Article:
Province will hold a round-table discussion on the new anti-dumping tariffs that the U.S. has placed on Catalyst Paper. (File photo)

Province steps up to help Catalyst Paper in war against U.S. duties

Paper company hit with more than 28 per cent in American tariffs

The province will meet with Catalyst Paper and community stakeholders to come up with strategies to protect the paper industry after the U.S. imposed hefty anti-dumping duties on the company.

Premier John Horgan announced on April 19 that he has invited Green Party caucus leader Andrew Weaver, opposition leader Andrew Wilkinson, representatives from Catalyst, local MLAs, mayors and representatives from Unifor to join him, Minister of Jobs, Trade and Technology Bruce Ralston and Minister of Forests, Lands, Natural Resource Operations and Rural Development Doug Donaldson in a round-table discussion on the issue.

He said the round-table will hear first-hand the impact of the case, and how to best work together to protect the workers that depend on this industry.

“These duties are unfair, especially to the people, families and communities who make their livelihood in this industry,” said Horgan.

“We’re listening to our industry partners, community stakeholders, and working alongside our federal colleagues to support the forestry and newsprint industry and do everything we can to ease the impact of these duties.”

The U.S. Department of Commerce recently announced a new 22.16 per cent anti-dumping duty on products produced by Catalyst mills in B.C., which includes mills in Crofton, Port Alberni and Powell River.

RELATED STORY: FEAR OF NEW U.S. ANTI-DUMPING DUTIES

With a 6.09 per cent preliminary American countervailing duty already in place, Catalyst Paper is now facing combined duties of 28.25 per cent.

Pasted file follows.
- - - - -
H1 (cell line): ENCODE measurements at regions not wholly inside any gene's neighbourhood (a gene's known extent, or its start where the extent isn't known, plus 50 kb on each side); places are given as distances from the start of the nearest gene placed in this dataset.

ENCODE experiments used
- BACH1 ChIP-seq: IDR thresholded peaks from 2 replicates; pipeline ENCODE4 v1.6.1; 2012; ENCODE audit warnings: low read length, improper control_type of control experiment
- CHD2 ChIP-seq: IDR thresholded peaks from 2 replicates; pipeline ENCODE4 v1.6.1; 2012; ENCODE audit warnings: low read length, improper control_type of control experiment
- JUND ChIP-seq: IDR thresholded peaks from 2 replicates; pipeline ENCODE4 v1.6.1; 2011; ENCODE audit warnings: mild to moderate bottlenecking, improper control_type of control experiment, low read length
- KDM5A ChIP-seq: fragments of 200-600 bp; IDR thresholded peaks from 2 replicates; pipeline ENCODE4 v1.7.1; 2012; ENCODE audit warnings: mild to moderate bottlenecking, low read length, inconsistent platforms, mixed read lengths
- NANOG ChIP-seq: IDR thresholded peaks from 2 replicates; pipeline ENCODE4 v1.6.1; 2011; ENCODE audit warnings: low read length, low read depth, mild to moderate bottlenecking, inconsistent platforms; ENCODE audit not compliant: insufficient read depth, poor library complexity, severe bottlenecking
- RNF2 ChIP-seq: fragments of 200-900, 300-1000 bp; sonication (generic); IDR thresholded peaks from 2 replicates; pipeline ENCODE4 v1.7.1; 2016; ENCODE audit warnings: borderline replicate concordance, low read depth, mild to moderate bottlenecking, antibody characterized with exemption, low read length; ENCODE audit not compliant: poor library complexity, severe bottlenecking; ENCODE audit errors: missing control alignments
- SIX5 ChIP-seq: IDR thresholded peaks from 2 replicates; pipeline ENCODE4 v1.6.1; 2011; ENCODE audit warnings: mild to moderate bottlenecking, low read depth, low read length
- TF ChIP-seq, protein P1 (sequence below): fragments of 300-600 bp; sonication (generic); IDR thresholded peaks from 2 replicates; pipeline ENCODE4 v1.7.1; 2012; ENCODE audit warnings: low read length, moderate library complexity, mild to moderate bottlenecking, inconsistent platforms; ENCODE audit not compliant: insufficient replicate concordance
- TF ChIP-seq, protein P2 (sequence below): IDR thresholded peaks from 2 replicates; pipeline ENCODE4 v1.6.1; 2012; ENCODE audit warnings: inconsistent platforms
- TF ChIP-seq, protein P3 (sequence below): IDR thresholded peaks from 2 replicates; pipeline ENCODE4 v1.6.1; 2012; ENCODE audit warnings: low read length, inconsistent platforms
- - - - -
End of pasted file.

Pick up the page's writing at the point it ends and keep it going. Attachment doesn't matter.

In total, Catalyst’s mills in B.C. directly employ approximately 1,600 workers, including about 570 at the Crofton mill.

“We thank the government of British Columbia and the opposition parties for their support in calling for an end to these unfair and punitive duties,” said Ned Dwyer, president and CEO of Catalyst Paper.

“This unwarranted trade action comes at a challenging time for Catalyst. With fibre supply issues and other rising input costs, these duties further impact our competitiveness and we will continue to defend our company and our employees against them.”

Unifor, a union representing many of the Catalyst workers, has started a campaign against the duties and “Trump the bully”.

“Unfair tariffs aren’t just political theatre, they’re reckless policies that will close down mills and throw hundreds of Canadians out of work,” said Unifor president Jerry Dias.

Jon Lefebure, mayor of the Municipality of North Cowichan, where the Crofton mill is located, said “the fear is that if these punitive tariffs continue, the mill will be priced out of business.”

Just Posted

Updated: RCMP find body of missing woman who fell into B.C. River

The body of Jessie Lavallee was found in the North Thompson River south of Barriere

Updated: Police confirm death of woman at Wells Gray Park

She was with a group of people from Kamloops at Spahat Creek Falls when she fell about 500 feet

B.C. turns up the heat

Environment Canada has issued a special weather statement for most the province due to high temperatures

Marijuana to be legal in Canada Oct. 17: Trudeau

Prime Minister made the announcement during question period in the House of Commons

MARS Wildlife Rescue offers some tips on keeping hummingbird feeders clean

Mould from dirty hummingbird feeders can be fatal

In reversal, Trump signs executive order to stop family separation

President had been wrongly insisting he had no choice but to separate families apprehended at border

50 new fires sparked in B.C. after lightning strikes across province

Similar conditions seen at the beginning of 2017 wildfire season

B.C. woman graduates high school at age 92

Nanaimo’s Joan Deebank the oldest high school graduate ever in B.C., as far as ministry can confirm

B.C. Appeal Court rules lottery winner must be paid back $600,000 loan

Enone Rosas won $4.1 million in a lottery in 2007 and loaned a portion to a friend

B.C. man surprised after used needle falls from sky

A Vernon resident said a syringe fell out of the sky and landed at his feet

Liquor review finds issues with B.C. wholesale monopoly

Report calls for ‘conflict of interest’ in system to be fixed

B.C. ‘will be ready’ for marijuana legalization

Public Safety Minister Mike Farnworth says some stores open by Oct. 17

Barriere Legion celebrates 65 years in the community

By Jill Hayward The Royal Canadian Legion Branch 242 in Barriere celebrated… Continue reading

Polygamous wife appeals conviction in B.C. child bride case

Emily Blackmore was found guilty of taking her underage daughter to U.S. to marry church leader

Most Read